Jack Johnson made history by stopping Tommy Burns to win the heavyweight championship in 1908. Photo / THE RING
This is Part I of a two-part series. Tomorrow: The dwindling number of African-Americans in boxing.
Jack Johnson exists today only on the periphery of our consciousness, a place the first black heavyweight champion would no doubt abhor if he were alive.
In his day, however, no figure in sports was more important than the son of slaves from Galveston, Texas. He was an outspoken, independent-thinking African-American man who refused to subscribe to social parameters in a time that didn’t allow blacks such liberties.
He did as he pleased. And that included following white heavyweight champion Tommy Burns of Canada around the world in attempt to lure him into the ring. He finally did so in Sydney, Australia on Dec. 26, 1908 – 100 years ago last Friday.
The fight wasn’t much of a fight at all. Johnson pummeled Burns for 14 rounds before police intervened to stop the carnage. The 6-foot-1½, 192-pound Johnson openly mocked Burns, who yelled back at Johnson to “fight like a white man.” Johnson just flashed his gold-toothed grin, further irritating the 5-7, 175-pound Burns and the 20,000 whites sitting at ringside.
The fight was so lopsided, the filming of it was stopped so it wouldn’t depict the demise of a white man at the able hands of an African-American.
Thus, Johnson claimed a title – world heavyweight champion – that was thought to be the white man’s domain almost 40 years before Jackie Robinson broke the color barrier in Major League Baseball. The victory also kicked off one of the ugliest campaigns in American sports history, the search for the “Great White Hope.”
But does Jack Johnson get his due today? Have we forgotten “The Galveston Giant”?
The Ken Burns documentary “Unforgivable Blackness,” which appeared on PBS in 2005, did a wonderful job of telling Johnson’s story, but the anniversary of the Johnson-Burns fight came and went without a mention in the mainstream media.
“We should appreciate Jack Johnson more, but society and history doesn’t appreciate him,” said Bernard Hopkins, who will undoubtedly join Johnson one day in the International Boxing Hall of Fame. “It all started somewhere, and it started with Jack Johnson beating (Tommy Burns) for the heavyweight championship. It amazes me that baseball and football people don’t know and don’t care about Jack Johnson.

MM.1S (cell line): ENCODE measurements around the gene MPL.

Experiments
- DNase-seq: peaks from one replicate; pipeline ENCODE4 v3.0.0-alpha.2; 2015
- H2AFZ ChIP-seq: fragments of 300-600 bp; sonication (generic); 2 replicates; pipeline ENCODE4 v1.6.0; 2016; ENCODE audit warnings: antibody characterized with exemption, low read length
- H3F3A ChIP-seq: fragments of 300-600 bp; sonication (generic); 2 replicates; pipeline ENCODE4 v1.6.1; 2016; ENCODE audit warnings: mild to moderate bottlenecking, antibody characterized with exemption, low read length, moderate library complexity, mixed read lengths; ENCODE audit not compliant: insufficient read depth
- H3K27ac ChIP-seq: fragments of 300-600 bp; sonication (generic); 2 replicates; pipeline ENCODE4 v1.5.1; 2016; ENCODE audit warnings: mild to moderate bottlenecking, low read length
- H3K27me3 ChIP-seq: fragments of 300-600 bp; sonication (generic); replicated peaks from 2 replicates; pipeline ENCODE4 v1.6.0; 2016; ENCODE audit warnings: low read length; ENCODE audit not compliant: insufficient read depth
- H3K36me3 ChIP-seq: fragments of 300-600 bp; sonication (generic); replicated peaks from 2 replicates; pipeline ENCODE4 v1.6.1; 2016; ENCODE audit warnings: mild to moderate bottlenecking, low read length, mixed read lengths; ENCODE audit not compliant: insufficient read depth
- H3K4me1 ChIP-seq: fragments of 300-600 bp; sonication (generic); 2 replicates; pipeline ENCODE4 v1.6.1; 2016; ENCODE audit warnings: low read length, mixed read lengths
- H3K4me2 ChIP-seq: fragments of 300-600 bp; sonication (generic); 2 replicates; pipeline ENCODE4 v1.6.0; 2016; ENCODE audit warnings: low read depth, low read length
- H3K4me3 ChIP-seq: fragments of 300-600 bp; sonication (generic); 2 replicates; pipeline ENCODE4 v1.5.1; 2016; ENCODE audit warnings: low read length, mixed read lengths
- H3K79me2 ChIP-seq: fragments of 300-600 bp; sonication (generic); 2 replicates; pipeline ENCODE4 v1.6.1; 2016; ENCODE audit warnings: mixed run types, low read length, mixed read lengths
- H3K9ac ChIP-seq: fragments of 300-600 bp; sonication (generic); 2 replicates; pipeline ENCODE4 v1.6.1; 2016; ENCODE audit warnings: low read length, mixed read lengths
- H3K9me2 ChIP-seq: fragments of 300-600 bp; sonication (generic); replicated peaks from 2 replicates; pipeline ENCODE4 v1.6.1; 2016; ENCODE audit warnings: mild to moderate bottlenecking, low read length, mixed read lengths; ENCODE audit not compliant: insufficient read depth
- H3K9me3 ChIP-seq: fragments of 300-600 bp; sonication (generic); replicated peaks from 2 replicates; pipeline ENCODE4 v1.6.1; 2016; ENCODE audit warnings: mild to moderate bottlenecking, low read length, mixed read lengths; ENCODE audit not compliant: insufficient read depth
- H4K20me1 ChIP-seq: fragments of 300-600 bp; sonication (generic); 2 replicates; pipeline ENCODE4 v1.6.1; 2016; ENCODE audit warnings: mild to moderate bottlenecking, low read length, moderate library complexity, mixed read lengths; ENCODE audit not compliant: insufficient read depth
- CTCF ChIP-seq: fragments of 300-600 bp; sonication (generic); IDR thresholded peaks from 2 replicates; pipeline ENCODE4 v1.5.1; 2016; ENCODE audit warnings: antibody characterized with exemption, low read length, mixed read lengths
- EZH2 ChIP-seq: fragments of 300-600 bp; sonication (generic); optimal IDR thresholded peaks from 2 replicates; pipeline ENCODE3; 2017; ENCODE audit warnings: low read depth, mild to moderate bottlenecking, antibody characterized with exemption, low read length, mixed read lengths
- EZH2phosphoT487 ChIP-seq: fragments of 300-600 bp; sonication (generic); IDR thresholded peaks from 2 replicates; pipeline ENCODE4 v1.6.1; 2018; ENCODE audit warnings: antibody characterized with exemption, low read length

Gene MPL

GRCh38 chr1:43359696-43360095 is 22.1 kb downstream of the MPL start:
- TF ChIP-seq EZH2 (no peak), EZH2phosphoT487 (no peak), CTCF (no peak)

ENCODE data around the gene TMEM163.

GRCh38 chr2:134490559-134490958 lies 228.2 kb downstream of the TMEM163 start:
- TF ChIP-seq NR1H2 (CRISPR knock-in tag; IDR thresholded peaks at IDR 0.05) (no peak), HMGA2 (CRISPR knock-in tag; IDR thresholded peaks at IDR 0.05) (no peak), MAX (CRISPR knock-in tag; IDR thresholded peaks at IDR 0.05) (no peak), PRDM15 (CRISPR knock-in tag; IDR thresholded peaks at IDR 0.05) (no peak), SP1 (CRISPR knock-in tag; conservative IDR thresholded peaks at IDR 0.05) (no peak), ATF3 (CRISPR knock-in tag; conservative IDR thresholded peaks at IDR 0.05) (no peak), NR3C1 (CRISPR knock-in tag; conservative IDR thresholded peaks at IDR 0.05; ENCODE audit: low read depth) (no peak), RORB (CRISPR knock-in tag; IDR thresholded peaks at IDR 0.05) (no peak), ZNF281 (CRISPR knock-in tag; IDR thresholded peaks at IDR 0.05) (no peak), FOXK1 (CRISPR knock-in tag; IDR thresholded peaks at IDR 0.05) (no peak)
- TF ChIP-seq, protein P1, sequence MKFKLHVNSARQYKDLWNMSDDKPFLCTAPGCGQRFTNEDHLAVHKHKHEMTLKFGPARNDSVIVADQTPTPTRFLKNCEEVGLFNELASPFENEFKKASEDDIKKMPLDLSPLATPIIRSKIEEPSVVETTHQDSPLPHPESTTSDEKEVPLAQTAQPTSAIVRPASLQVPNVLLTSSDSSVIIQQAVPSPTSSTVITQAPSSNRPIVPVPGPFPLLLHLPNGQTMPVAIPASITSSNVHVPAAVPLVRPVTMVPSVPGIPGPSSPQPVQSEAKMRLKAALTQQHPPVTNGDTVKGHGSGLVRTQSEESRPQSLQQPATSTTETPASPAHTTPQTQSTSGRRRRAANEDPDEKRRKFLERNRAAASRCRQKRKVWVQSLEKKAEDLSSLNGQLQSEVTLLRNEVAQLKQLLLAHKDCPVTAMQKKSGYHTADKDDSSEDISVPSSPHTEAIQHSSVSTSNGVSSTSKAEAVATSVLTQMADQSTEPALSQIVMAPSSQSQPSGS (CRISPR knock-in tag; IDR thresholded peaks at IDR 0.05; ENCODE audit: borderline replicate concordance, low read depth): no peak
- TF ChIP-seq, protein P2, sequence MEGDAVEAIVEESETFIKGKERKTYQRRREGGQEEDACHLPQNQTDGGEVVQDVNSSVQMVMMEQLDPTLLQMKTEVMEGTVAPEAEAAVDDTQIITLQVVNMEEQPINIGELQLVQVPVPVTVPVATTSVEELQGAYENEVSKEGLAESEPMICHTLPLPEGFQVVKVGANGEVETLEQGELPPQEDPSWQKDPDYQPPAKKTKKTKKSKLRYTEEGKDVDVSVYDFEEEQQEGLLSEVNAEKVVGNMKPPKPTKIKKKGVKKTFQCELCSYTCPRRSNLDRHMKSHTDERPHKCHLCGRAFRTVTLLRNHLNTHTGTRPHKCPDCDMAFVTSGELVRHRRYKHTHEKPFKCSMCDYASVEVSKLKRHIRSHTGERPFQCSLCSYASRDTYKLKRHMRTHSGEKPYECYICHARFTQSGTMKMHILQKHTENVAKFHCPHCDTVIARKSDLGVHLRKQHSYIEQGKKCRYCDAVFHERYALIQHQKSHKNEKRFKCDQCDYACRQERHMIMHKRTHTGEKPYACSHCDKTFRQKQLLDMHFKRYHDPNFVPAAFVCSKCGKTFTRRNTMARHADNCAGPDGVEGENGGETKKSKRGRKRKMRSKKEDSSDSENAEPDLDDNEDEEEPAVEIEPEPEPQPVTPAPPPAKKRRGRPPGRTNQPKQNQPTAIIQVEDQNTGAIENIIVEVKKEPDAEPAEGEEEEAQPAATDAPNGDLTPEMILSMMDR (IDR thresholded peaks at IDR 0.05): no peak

“He’s the one who started it all. He came before Jackie Robinson, Joe Louis, he came before them all.”
Johnson came along during a time when black men were lynched for even looking at a white woman. Johnson married them.
In a way, he was Muhammad Ali 60 years before Muhammad Ali. If any athlete was ahead of his time – way ahead of his time – it was Johnson.
And he paid a price, becoming the target of passionate racial hatred. Ultimately, after he beat Jim Jeffries in 1910, he was convicted of trumped up charges of transporting a woman over state lines for immoral purposes and sentenced to prison. He escaped to Europe but returned to spend time in behind bars.
“If you don’t show appreciation for this man, you ignore history,” Hopkins said. “We can’t do that. We all know Jack Johnson. I am the modern Jack Johnson. The only thing missing is that I don’t have a white woman by my side. I speak my mind. I believe in my principles and no one is going to tell me what to do. History has to be repeated for life to move forward. History is a blueprint for what’s to come. Jim Brown was an original. Muhammad Ali was an original. Jack Johnson was an original.
“Jack Johnson was the first boxing gangster that ever lived. He knew how society felt back then about a black man with a white woman, and he still did it anyway. … They’d hang you for that. They tried to get him with kidnapping, crossing state lines with white women. The government had to come after the man – and all because he was a black man who was heavyweight champion.”
Chad Dawson, IBF light heavyweight titlist, said he’s still learning about the first black heavyweight champion but is aware that if there wasn’t a Jack Johnson, there might not be a Chad Dawson, or a Bernard Hopkins, or any African-American champion.
“We do owe Jack Johnson a lot,” Dawson said. “Fighters can’t do today what Jack Johnson did. He lived a faster life than he fought. I remember seeing him in clips with what looked like little rags on their hands. I wouldn’t be able to live in his time. That would have been impossible. It’s really sad to know all the things Jack Johnson had to go through. I can’t imagine people being that ignorant, with the way he was depicted as an animal, an ape. It had to get to him after a while. I don’t know if I would be that tolerant.”